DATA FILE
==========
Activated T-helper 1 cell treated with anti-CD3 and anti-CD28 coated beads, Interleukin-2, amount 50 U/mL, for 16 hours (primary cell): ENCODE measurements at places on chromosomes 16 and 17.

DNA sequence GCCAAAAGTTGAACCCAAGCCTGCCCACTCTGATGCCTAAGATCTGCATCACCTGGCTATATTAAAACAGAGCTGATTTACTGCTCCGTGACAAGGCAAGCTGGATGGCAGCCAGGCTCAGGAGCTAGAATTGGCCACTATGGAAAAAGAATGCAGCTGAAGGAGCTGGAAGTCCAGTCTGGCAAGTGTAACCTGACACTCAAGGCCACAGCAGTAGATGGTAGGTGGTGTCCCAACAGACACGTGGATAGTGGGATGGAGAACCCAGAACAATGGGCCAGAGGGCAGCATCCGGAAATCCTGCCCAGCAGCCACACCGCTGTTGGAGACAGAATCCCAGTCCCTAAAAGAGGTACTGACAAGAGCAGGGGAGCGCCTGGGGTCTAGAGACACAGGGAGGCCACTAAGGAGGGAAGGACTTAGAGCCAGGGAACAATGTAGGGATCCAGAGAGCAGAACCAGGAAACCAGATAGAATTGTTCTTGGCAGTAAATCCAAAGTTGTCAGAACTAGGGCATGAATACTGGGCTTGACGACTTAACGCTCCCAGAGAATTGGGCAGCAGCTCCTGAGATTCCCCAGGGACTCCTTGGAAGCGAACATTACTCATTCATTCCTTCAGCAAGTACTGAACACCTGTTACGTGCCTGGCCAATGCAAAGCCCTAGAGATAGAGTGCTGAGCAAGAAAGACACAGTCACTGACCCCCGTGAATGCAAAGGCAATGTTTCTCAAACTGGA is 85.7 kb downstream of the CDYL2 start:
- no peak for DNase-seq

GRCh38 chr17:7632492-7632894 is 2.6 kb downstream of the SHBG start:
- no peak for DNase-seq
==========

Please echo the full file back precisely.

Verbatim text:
Activated T-helper 1 cell treated with anti-CD3 and anti-CD28 coated beads, Interleukin-2, amount 50 U/mL, for 16 hours (primary cell): ENCODE measurements at places on chromosomes 16 and 17.

DNA sequence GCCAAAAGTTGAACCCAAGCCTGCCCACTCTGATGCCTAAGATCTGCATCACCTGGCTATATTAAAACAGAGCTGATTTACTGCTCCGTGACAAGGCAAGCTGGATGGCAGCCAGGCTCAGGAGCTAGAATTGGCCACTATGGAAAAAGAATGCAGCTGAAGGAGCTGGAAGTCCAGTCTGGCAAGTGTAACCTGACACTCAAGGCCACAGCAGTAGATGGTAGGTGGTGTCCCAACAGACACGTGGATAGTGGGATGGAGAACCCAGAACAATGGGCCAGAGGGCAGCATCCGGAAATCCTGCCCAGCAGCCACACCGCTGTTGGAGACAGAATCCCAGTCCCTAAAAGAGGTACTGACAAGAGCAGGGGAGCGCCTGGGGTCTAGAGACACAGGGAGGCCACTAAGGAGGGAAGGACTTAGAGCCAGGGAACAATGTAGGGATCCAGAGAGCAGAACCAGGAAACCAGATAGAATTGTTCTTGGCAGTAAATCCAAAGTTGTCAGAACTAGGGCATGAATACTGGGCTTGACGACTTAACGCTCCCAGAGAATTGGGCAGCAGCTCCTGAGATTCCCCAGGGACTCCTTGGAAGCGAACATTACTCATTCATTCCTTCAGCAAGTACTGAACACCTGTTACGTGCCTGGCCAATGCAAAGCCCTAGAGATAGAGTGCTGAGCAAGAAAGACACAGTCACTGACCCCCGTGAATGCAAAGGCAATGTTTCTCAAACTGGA is 85.7 kb downstream of the CDYL2 start:
- no peak for DNase-seq

GRCh38 chr17:7632492-7632894 is 2.6 kb downstream of the SHBG start:
- no peak for DNase-seq